What does another Miami Heat loss tell us? That Chicago is good.

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For many this s going to be about Miami losing again in a close game against an elite team (87-86 to the Bulls).

About the Heat players crying in the locker room afterward. About how the Heat are now 1-16 this season on shots to tie or win in the final 10 seconds of the fourth quarter. About how Erik Spoelstra can’t draw up the right play or motivate his team. About whether that pushing foul on Mike Miller after Luol Deng missed crucial free throws was really a foul (no, it wasn’t). About how the Heat were the more desperate team but still lost.

What should this game be about?

Officially welcoming the Chicago Bulls into the ranks of NBA title contenders.

The Bulls have just enough offense and plenty of defense. A Heat team that scores 110.7 points per 100 possessions during the season was held to 101.2 in this game. On the final play, the Bulls anticipated the Heat trying to get the switch of a big man on to LeBron James off a pick, but with Joakim Noah and his length and quickness there is no mismatch. Then Dwyane Wade hustled to get the offensive board, but the long arms of Luol Deng were there to contest that shot.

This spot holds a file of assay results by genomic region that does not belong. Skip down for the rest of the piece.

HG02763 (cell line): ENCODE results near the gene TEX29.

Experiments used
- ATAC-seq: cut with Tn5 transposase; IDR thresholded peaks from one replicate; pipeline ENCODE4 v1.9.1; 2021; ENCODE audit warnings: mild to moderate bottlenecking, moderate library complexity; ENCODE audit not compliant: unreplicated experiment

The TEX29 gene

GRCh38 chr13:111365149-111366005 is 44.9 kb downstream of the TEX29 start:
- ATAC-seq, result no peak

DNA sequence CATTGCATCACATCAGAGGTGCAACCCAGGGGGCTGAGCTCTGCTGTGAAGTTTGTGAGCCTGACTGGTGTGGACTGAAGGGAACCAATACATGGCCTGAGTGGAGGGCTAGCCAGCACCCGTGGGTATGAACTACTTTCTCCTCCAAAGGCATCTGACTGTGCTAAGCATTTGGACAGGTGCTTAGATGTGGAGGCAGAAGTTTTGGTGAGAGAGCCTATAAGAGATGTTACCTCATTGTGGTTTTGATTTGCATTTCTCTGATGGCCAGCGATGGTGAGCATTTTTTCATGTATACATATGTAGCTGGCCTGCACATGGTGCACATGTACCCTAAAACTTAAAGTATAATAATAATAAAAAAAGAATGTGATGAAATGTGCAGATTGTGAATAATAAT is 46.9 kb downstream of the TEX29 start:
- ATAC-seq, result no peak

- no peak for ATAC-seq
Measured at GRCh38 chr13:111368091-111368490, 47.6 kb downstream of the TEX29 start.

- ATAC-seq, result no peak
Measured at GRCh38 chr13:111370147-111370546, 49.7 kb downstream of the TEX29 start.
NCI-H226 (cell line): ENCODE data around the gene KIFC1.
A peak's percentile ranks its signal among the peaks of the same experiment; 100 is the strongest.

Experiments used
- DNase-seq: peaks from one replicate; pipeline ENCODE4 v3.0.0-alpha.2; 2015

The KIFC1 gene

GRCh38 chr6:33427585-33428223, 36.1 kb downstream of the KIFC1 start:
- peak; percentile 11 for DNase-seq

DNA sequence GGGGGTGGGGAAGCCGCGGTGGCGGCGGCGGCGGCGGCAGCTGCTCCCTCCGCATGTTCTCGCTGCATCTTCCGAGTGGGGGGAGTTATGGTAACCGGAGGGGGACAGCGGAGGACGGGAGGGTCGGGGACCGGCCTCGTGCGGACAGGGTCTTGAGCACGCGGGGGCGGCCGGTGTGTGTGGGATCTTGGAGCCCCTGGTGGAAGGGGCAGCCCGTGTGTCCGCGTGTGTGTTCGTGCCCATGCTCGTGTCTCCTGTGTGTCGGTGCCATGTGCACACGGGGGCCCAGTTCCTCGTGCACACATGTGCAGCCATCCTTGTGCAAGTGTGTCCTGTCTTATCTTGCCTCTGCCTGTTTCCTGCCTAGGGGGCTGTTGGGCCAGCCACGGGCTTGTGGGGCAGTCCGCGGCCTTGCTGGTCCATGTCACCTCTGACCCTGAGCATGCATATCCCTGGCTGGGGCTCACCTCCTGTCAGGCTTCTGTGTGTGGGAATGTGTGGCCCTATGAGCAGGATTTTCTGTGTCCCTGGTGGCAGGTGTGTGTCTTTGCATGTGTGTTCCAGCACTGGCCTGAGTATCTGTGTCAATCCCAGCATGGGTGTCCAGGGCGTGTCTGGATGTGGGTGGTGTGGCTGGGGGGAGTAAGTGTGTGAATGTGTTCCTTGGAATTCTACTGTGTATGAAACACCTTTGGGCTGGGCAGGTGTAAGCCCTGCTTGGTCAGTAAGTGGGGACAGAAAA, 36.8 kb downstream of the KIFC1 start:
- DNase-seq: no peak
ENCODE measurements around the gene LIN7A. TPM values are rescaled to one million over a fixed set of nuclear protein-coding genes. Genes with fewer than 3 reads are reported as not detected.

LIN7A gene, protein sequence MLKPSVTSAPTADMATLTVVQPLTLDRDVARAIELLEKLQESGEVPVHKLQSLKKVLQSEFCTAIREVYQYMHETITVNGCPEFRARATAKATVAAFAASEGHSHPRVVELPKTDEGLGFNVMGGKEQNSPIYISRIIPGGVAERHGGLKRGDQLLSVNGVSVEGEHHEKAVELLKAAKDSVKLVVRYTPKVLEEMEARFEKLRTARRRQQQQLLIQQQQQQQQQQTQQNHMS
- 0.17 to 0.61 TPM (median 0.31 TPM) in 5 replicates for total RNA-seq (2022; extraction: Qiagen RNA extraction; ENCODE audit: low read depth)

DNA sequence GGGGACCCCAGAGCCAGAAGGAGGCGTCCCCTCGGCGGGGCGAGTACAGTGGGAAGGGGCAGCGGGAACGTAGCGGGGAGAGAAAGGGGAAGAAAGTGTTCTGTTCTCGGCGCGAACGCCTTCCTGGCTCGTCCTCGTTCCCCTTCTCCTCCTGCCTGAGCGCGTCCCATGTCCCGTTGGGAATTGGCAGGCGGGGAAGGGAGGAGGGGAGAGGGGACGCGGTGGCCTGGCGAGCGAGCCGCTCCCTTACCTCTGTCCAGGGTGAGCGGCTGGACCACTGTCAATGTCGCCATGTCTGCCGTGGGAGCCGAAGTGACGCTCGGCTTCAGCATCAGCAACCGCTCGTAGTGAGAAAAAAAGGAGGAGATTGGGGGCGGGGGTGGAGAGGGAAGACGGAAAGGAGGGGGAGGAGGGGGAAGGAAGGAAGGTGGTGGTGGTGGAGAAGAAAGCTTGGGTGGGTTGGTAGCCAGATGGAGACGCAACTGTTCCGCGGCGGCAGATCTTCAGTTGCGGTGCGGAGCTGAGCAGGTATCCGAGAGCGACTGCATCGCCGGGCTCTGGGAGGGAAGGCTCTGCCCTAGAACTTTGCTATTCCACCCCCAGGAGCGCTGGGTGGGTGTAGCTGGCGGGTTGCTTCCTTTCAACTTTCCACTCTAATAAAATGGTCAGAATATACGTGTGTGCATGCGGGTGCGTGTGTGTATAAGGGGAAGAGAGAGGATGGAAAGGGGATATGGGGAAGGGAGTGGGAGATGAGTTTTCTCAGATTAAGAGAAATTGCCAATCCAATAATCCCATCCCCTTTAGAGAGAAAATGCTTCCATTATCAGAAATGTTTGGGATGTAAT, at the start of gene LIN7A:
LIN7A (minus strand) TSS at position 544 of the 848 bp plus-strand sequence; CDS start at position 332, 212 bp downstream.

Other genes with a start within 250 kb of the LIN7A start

It would be wrong to say the Heat are not executing their plays at the end of games, because that would imply they are running plays. The Heat are falling back to isolations or a pick at best. The offense — which isn’t that complex to begin with — goes the way of the Dodo bird late in games.

The Heat had an early lead in this one by double digits at points  (led by 9 at the half) because their defense forced turnovers. The Heat had 20 points in the paint in the first half, just half that in the second half. The Bulls adjusted and the Heat settled.

The Bulls were not perfect. Rose, who played a great game, blew off the Tom Thibodeau play call to try to get isolated on Wade late, then launched and missed a three that was a poor shot. Carlos Boozer didn’t bother to make the  rotation to stop drive by Mario Chalmers what put the Heat up two late.

(Chalmers was the best Heat player down the stretch, hitting big shots like he was still winning a national title at Kansas. He had the Heat’s last five points.)

But those were the exceptions. The Bulls played within themselves. They got enough offense out of Rose (27), Boozer (12) and a great game by Deng (18) to get the win.